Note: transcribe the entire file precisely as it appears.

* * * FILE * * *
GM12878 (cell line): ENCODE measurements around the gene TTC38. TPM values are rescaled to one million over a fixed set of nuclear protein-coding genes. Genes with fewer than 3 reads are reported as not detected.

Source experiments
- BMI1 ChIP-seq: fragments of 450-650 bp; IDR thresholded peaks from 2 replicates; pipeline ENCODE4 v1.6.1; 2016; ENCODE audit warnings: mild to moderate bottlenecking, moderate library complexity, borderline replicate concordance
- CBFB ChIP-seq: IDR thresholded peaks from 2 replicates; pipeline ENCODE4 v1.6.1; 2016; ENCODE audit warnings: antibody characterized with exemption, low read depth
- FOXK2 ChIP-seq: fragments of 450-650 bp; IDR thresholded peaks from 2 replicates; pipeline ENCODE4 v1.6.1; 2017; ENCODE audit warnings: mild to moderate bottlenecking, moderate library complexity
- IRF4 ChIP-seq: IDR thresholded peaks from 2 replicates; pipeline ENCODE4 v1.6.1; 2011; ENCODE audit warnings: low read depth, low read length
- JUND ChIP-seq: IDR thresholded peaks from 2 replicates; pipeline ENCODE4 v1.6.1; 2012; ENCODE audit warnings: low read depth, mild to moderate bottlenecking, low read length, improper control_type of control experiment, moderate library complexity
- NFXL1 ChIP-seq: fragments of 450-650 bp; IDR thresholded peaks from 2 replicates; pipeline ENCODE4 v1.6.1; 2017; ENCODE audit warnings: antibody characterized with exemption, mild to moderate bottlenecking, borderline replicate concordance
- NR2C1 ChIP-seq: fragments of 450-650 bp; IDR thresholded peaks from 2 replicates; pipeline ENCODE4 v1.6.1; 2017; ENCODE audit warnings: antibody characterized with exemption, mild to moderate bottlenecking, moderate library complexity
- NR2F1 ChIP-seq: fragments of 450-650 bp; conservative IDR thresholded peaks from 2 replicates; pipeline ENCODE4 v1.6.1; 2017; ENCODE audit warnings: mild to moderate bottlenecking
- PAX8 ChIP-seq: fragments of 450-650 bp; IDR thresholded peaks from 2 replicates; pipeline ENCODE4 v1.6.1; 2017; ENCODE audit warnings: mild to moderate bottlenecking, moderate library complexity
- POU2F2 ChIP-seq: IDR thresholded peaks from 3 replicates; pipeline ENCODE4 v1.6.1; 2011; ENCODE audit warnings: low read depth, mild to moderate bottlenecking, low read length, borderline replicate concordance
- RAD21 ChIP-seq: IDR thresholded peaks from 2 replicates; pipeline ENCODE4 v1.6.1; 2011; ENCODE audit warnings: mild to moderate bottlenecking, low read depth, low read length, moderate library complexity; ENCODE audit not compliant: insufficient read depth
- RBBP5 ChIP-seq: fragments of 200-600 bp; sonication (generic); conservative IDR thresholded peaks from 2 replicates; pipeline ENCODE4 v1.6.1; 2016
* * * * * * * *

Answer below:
GM12878 (cell line): ENCODE measurements around the gene TTC38. TPM values are rescaled to one million over a fixed set of nuclear protein-coding genes. Genes with fewer than 3 reads are reported as not detected.

Source experiments
- BMI1 ChIP-seq: fragments of 450-650 bp; IDR thresholded peaks from 2 replicates; pipeline ENCODE4 v1.6.1; 2016; ENCODE audit warnings: mild to moderate bottlenecking, moderate library complexity, borderline replicate concordance
- CBFB ChIP-seq: IDR thresholded peaks from 2 replicates; pipeline ENCODE4 v1.6.1; 2016; ENCODE audit warnings: antibody characterized with exemption, low read depth
- FOXK2 ChIP-seq: fragments of 450-650 bp; IDR thresholded peaks from 2 replicates; pipeline ENCODE4 v1.6.1; 2017; ENCODE audit warnings: mild to moderate bottlenecking, moderate library complexity
- IRF4 ChIP-seq: IDR thresholded peaks from 2 replicates; pipeline ENCODE4 v1.6.1; 2011; ENCODE audit warnings: low read depth, low read length
- JUND ChIP-seq: IDR thresholded peaks from 2 replicates; pipeline ENCODE4 v1.6.1; 2012; ENCODE audit warnings: low read depth, mild to moderate bottlenecking, low read length, improper control_type of control experiment, moderate library complexity
- NFXL1 ChIP-seq: fragments of 450-650 bp; IDR thresholded peaks from 2 replicates; pipeline ENCODE4 v1.6.1; 2017; ENCODE audit warnings: antibody characterized with exemption, mild to moderate bottlenecking, borderline replicate concordance
- NR2C1 ChIP-seq: fragments of 450-650 bp; IDR thresholded peaks from 2 replicates; pipeline ENCODE4 v1.6.1; 2017; ENCODE audit warnings: antibody characterized with exemption, mild to moderate bottlenecking, moderate library complexity
- NR2F1 ChIP-seq: fragments of 450-650 bp; conservative IDR thresholded peaks from 2 replicates; pipeline ENCODE4 v1.6.1; 2017; ENCODE audit warnings: mild to moderate bottlenecking
- PAX8 ChIP-seq: fragments of 450-650 bp; IDR thresholded peaks from 2 replicates; pipeline ENCODE4 v1.6.1; 2017; ENCODE audit warnings: mild to moderate bottlenecking, moderate library complexity
- POU2F2 ChIP-seq: IDR thresholded peaks from 3 replicates; pipeline ENCODE4 v1.6.1; 2011; ENCODE audit warnings: low read depth, mild to moderate bottlenecking, low read length, borderline replicate concordance
- RAD21 ChIP-seq: IDR thresholded peaks from 2 replicates; pipeline ENCODE4 v1.6.1; 2011; ENCODE audit warnings: mild to moderate bottlenecking, low read depth, low read length, moderate library complexity; ENCODE audit not compliant: insufficient read depth
- RBBP5 ChIP-seq: fragments of 200-600 bp; sonication (generic); conservative IDR thresholded peaks from 2 replicates; pipeline ENCODE4 v1.6.1; 2016